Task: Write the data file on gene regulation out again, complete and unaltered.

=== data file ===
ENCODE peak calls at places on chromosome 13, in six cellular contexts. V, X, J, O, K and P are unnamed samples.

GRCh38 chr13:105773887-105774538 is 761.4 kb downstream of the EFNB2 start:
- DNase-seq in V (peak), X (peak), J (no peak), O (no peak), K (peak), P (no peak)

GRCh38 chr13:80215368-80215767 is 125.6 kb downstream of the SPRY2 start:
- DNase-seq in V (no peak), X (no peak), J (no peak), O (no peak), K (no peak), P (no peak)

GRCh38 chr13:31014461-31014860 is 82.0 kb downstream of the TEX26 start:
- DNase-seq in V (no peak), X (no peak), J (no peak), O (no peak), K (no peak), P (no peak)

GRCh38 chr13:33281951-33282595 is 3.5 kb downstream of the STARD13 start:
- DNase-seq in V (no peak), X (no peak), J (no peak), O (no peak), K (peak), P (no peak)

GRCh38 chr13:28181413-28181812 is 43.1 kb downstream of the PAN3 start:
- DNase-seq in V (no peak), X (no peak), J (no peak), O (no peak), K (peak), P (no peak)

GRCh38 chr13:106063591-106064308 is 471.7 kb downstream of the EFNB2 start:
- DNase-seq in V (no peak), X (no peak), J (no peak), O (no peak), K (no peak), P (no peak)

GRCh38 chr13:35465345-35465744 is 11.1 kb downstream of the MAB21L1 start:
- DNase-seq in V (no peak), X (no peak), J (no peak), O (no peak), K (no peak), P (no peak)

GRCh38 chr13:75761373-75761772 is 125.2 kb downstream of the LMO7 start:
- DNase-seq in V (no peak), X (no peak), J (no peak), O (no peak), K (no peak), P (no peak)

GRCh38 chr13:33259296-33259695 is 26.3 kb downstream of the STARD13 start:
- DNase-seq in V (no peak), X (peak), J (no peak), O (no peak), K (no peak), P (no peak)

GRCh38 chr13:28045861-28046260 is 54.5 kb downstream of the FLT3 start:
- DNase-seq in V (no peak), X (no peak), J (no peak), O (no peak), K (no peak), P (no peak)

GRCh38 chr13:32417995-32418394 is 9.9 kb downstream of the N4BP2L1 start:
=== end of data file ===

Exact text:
ENCODE peak calls at places on chromosome 13, in six cellular contexts. V, X, J, O, K and P are unnamed samples.

GRCh38 chr13:105773887-105774538 is 761.4 kb downstream of the EFNB2 start:
- DNase-seq in V (peak), X (peak), J (no peak), O (no peak), K (peak), P (no peak)

GRCh38 chr13:80215368-80215767 is 125.6 kb downstream of the SPRY2 start:
- DNase-seq in V (no peak), X (no peak), J (no peak), O (no peak), K (no peak), P (no peak)

GRCh38 chr13:31014461-31014860 is 82.0 kb downstream of the TEX26 start:
- DNase-seq in V (no peak), X (no peak), J (no peak), O (no peak), K (no peak), P (no peak)

GRCh38 chr13:33281951-33282595 is 3.5 kb downstream of the STARD13 start:
- DNase-seq in V (no peak), X (no peak), J (no peak), O (no peak), K (peak), P (no peak)

GRCh38 chr13:28181413-28181812 is 43.1 kb downstream of the PAN3 start:
- DNase-seq in V (no peak), X (no peak), J (no peak), O (no peak), K (peak), P (no peak)

GRCh38 chr13:106063591-106064308 is 471.7 kb downstream of the EFNB2 start:
- DNase-seq in V (no peak), X (no peak), J (no peak), O (no peak), K (no peak), P (no peak)

GRCh38 chr13:35465345-35465744 is 11.1 kb downstream of the MAB21L1 start:
- DNase-seq in V (no peak), X (no peak), J (no peak), O (no peak), K (no peak), P (no peak)

GRCh38 chr13:75761373-75761772 is 125.2 kb downstream of the LMO7 start:
- DNase-seq in V (no peak), X (no peak), J (no peak), O (no peak), K (no peak), P (no peak)

GRCh38 chr13:33259296-33259695 is 26.3 kb downstream of the STARD13 start:
- DNase-seq in V (no peak), X (peak), J (no peak), O (no peak), K (no peak), P (no peak)

GRCh38 chr13:28045861-28046260 is 54.5 kb downstream of the FLT3 start:
- DNase-seq in V (no peak), X (no peak), J (no peak), O (no peak), K (no peak), P (no peak)

GRCh38 chr13:32417995-32418394 is 9.9 kb downstream of the N4BP2L1 start: